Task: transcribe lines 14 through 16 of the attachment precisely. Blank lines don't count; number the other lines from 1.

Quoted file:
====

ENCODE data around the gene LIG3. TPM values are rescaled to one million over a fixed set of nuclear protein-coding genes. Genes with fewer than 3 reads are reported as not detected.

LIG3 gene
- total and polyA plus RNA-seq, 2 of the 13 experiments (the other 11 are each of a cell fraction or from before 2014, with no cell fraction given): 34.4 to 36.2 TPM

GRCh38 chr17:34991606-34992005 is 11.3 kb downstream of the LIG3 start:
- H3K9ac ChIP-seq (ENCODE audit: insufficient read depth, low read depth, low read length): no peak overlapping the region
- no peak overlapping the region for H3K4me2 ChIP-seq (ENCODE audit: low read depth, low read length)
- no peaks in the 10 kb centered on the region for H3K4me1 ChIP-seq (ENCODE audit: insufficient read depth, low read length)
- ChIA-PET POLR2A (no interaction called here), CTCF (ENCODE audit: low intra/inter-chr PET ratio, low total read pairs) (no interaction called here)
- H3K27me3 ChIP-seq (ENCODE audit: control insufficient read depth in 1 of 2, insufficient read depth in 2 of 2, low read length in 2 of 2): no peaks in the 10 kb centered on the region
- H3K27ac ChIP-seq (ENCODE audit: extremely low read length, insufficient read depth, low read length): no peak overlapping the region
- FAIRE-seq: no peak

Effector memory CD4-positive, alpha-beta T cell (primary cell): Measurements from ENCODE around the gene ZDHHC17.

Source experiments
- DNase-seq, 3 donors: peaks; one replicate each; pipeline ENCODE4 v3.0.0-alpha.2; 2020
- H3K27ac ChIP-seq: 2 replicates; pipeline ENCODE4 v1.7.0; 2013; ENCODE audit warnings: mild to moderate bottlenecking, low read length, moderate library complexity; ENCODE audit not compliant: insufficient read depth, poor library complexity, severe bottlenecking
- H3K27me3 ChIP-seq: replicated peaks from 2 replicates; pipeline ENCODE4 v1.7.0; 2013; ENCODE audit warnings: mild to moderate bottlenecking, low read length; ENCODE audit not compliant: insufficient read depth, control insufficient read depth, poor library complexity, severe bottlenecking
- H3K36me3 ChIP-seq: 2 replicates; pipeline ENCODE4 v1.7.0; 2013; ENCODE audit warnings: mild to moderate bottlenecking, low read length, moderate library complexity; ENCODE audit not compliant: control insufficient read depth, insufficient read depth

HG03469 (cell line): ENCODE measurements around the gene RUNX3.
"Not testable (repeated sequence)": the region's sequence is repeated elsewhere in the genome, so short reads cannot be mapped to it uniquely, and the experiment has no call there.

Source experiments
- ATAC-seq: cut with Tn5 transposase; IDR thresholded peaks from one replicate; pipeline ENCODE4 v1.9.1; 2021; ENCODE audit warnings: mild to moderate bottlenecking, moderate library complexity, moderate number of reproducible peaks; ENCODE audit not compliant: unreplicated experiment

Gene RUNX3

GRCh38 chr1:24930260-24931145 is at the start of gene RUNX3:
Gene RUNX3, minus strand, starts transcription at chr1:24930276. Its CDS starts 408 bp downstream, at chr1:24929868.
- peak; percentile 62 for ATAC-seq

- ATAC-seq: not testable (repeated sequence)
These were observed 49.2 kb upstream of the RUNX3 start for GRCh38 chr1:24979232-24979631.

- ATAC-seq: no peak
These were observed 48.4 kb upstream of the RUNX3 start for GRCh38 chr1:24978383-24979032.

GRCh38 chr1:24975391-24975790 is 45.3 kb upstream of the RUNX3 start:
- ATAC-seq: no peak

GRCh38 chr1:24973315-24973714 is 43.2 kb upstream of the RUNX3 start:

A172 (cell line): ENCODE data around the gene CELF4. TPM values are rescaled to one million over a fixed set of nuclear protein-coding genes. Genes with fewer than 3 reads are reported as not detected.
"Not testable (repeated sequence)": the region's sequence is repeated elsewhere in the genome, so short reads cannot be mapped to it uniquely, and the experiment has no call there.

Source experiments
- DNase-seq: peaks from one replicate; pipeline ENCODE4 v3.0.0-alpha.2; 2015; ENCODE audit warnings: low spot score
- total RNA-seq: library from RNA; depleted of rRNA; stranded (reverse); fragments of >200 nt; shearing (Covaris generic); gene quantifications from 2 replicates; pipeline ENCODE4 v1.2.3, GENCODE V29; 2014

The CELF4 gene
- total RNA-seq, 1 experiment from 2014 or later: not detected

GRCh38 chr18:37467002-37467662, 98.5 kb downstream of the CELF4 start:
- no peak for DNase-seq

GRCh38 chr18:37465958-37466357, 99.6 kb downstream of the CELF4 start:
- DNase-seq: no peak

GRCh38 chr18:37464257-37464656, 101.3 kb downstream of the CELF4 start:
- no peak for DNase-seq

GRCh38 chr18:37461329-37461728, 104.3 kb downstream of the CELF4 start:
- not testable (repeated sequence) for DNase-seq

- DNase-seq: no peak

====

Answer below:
- DNase-seq, 3 donors: peaks; one replicate each; pipeline ENCODE4 v3.0.0-alpha.2; 2020
- H3K27ac ChIP-seq: 2 replicates; pipeline ENCODE4 v1.7.0; 2013; ENCODE audit warnings: mild to moderate bottlenecking, low read length, moderate library complexity; ENCODE audit not compliant: insufficient read depth, poor library complexity, severe bottlenecking
- H3K27me3 ChIP-seq: replicated peaks from 2 replicates; pipeline ENCODE4 v1.7.0; 2013; ENCODE audit warnings: mild to moderate bottlenecking, low read length; ENCODE audit not compliant: insufficient read depth, control insufficient read depth, poor library complexity, severe bottlenecking